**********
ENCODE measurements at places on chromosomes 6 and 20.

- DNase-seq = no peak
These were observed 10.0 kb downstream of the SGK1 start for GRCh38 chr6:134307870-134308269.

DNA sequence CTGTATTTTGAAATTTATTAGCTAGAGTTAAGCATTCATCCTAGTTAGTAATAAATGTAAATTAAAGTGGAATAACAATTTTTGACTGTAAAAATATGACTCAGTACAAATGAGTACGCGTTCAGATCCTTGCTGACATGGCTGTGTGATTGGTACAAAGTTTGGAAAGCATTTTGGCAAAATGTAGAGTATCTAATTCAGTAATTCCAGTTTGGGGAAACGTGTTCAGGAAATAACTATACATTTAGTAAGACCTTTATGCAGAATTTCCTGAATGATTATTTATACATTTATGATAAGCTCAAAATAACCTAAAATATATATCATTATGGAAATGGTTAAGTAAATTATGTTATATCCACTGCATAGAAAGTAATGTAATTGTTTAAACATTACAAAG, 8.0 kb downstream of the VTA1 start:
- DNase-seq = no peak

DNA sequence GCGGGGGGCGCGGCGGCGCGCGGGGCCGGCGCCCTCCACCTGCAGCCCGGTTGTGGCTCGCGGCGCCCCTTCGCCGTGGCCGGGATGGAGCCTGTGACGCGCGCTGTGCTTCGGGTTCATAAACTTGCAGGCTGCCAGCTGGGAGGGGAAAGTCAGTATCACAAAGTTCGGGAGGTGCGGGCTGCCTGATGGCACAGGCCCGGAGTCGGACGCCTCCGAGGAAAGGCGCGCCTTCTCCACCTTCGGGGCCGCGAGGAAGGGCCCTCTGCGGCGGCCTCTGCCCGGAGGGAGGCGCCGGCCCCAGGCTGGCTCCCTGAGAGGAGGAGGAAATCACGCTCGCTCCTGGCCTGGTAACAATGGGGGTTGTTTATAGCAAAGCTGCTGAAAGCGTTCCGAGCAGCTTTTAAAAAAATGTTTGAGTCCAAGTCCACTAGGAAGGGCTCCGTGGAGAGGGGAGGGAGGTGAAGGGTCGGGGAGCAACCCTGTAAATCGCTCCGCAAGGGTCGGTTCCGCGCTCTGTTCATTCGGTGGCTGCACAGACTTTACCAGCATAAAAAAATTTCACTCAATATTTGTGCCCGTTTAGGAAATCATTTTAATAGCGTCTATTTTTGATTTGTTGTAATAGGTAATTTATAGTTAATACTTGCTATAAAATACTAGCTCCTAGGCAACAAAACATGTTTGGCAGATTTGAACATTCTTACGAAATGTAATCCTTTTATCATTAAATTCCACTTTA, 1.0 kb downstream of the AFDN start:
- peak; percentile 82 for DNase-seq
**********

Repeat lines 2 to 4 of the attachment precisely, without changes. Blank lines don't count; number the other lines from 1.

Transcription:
- DNase-seq = no peak
These were observed 10.0 kb downstream of the SGK1 start for GRCh38 chr6:134307870-134308269.

DNA sequence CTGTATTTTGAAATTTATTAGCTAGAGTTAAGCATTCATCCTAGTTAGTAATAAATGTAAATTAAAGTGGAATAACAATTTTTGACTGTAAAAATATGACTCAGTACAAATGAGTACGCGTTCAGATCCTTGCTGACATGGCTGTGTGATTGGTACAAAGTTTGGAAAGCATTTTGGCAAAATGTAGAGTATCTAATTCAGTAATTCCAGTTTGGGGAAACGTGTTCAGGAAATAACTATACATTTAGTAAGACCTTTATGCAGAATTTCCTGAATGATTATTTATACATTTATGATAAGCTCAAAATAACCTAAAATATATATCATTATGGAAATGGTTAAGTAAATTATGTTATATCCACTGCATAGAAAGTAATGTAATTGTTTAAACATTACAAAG, 8.0 kb downstream of the VTA1 start: